Tippet to fly knots

Discussion in 'Stillwater' started by Letsfish, Jan 23, 2014.

  1. This past season I have been using a mono no slip knot on by buggers and nymphs. Previously I had been using an improved clinch knot and have been very pleased with the change. However has anyone had experience comparing the no slip knot to a perfection loop for tying on flies or know of someone who has?
     
  2. I would really love to see a video of a perfection loop used to tie a fly onto a tippet!

    Leland.
     
    Olive bugger likes this.
  3. Using a Perfection loop is a tradeoff. A nice, straight loop at the end of the line but less strength (using a Perfection Loop reduces tippet breaking strength by ~15%). I like it on the butt end of a leader for attaching loop-to-loop with a welded loop on the end of a fly line when losing a little breaking strength off a 15-20lb test leader won't likely make a difference. The non-slip mono loop is a 100% tippet strength knot . . .ideal for attaching the fly.
     
  4. LeLand, you can see the perfection loop used to tie on a fly at www.youtube.com/watch?v=elxIziQxvLk
    However I really appreciate troutpocket's input about the decrease strength of the perfection loop as compared to a non slip loop knot. Thanks for the help. Now I just need to go fishing some more.
     
    miyawaki likes this.
  5. I like mono loop for heavier tippet. I've had alot of flies cut right through smaller diameter tippet using the mono loop, so I quit using it for anything lighter than 3x.
     
  6. I have gone with a double surgeons knot to make a loop for both buggers and chironomids. Its very easy and very effective.
     
    Steve Unwin and pond monkey like this.
  7. Well I'm going to use a loop knot alot more this year. I always stayed away from them because I just "HATE" the visibility of the knot when it is away from the eye of the hook. This is what has kept me away from using the loop knot!

    In my head I can see how visible it is after tying it, when the fly is sinking I can see it. Yet I know it gives the fly more action I also think it can spook fish - well smart fish anyway! but so many people use it that I'm thinking I must be "OMG - WRONG" while fishing for trout I think they all have college degrees and flip me the fin if I do one thing wrong! When in all actuality they are like grade school kids when the lunch bell rings - running to get in line first at the lunch line and hopping apple pie is on the menu and eating everything in sight tell it's all gone!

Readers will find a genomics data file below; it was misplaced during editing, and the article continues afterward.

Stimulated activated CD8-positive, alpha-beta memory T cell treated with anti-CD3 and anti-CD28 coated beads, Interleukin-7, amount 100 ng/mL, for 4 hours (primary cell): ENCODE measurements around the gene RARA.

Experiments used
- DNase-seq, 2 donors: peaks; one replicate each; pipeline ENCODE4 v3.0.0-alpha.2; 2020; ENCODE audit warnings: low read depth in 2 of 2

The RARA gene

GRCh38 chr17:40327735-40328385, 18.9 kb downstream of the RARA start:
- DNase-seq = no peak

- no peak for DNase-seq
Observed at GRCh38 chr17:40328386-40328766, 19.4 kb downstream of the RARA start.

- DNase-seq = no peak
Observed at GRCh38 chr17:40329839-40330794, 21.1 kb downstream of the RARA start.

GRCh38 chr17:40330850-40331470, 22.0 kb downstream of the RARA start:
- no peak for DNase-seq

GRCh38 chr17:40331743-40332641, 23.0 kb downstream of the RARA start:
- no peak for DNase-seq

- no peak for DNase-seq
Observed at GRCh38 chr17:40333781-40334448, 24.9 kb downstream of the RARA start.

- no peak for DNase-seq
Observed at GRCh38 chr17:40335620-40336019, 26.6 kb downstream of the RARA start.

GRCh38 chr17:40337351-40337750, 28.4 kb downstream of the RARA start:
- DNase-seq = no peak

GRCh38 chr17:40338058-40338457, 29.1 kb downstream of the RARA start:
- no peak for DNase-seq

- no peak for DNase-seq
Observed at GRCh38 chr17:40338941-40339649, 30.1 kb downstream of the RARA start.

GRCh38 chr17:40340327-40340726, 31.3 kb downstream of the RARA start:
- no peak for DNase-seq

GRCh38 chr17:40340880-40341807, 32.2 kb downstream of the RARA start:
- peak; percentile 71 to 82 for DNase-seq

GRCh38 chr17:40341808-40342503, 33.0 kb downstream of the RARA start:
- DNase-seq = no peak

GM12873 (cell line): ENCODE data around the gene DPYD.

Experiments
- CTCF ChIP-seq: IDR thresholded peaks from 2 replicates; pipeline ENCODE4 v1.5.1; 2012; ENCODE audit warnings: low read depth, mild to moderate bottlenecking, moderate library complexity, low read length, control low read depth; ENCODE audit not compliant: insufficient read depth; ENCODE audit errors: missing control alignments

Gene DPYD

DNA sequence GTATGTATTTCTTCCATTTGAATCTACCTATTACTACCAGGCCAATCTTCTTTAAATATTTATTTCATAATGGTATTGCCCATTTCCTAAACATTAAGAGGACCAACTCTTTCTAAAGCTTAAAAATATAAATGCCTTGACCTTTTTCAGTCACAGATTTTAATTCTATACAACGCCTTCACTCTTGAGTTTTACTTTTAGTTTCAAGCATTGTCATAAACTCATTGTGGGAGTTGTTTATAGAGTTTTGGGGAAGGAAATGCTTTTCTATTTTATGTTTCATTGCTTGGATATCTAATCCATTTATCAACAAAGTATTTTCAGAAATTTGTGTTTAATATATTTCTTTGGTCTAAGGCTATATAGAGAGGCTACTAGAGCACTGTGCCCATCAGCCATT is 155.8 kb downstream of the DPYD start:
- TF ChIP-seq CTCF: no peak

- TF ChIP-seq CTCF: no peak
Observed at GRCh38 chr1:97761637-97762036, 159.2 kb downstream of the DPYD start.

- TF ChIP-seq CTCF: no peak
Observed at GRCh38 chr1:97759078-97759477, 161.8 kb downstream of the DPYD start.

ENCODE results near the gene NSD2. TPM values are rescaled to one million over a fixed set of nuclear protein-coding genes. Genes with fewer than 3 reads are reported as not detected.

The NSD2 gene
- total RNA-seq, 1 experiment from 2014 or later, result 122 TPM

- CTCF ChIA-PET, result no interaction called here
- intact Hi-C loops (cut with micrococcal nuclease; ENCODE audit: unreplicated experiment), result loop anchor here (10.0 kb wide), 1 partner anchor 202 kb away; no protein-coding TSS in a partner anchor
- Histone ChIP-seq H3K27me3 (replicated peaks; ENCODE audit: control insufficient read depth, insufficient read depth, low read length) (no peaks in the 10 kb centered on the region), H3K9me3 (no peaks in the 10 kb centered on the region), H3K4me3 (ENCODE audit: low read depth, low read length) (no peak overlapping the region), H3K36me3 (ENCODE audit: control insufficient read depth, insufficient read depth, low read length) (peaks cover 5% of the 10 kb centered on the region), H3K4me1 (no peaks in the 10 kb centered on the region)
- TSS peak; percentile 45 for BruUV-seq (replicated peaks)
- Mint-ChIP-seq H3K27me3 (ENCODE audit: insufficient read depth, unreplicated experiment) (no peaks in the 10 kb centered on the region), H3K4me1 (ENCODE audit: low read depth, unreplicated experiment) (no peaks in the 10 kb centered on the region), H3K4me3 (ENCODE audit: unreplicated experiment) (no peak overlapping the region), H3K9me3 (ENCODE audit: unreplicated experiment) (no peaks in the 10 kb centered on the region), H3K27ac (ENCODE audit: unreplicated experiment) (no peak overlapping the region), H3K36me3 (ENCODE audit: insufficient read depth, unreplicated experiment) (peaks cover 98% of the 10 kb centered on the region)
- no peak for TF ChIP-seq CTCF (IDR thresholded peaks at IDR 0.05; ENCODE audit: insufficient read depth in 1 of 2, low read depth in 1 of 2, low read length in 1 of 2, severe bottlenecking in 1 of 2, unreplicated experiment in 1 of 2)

I don't think it matters with a good chop or strong wind while fishing under indi's but, when it's calm and the water is flat it makes perfect sense to give the fly as much movement as you can with the loop knot!

    Now I have to work on the way I think "ALL" trout are so smart - I mean sometimes I think they are actually smarter than I am. But it keeps me on my toes at all times!!! HMMMM
     
    Irafly and Steve Call like this.
  8. I do this too, but usually only with chironomids and other small nymphs.
     
  9. Steve, it actually works really well for buggers and streamers as it allows that extra motion adding just a little bit more "life" to the action of the fly on the retrieve and on the fall. I also use it all nymphs in rivers as well.
     
  10. Would the Bowline knot be a lot easier
     
  11. I usually try to do a non-slip loop with bigger flies but only because they are a little harder to pass through the loop of a double surgeon. The double surgeon is definitely easier with cold fingers though.
     
  12. troutpocket speaks big medicine, and I agree wholeheartedly; for just about any reason, the non-slip mono loop woudl be preferred to the perfection loop in this instance. However, though the non-slip mono loop has a very high breaking strength, I don't believe it's quite 100%...
     
    Irafly likes this.
  13. Though the double surgeons is a good knot, I believe the breaking strength of the non-slip mono loop is higher.
     
  14. I use the bowline loop knot for all flies. I've caught huge coho/kings in Alaska, Dorado in Cabo to rainbows everywhere. I even use it for dries as with small parachutes the loop won't trap any hackle fibers. I can tie this loop super small with a minimal of wasted tippet. Works for me!
     
  15. If I can tie the knot blindfolded and in the dark, its a plus. I just won't lay the pipe to the fish during fight.
     
  16. Me too!

    Duncan knot is a good loop knot for the fly to leader. But I prefer the improved cinch knot.
     
  17. I've been using the perfection loop on heavy tippets, like 40#-100# in place of the no-slip. It closes up cleaner. On tippets for local freshwater in regular size line the no slip wins because of knot strength. Not much of an issue with 100# Seguar.
     
  18. No kidding? I'm surprised the bowline doesn't slip apart on occasion. It's valued on ships as a knot that's both easy to tie and untie. Once a strain is taken off the knot, it unties easily. For a fishing knot, I'd think something that is permanent would be preferable, though I've seen a double becket used to join the butt-end of a leader to the looped end of a fly line, as well as tippet to the looped end of a leader. Interestingly, the bowline and the single becket are both the same at their core--but just applied and tied differently. In the using synthetic line, a certain degree of permanent deformity of the line within the knot is good, as the memory of the bends will lessen the chance of the knot loosening and untying itself when not under a strain.

    --Dave
     
    Steve Kokita likes this.
  19. Hey Dave, since the weather is so crappy, grab some mono, a fly and tie a bowline loop....it works great with flouro too! Unlike "rope" in nautical uses, tippet material moistened and tied, has very good strength and permentability! It's my go to knot...works for me!----Steve
     

Share This Page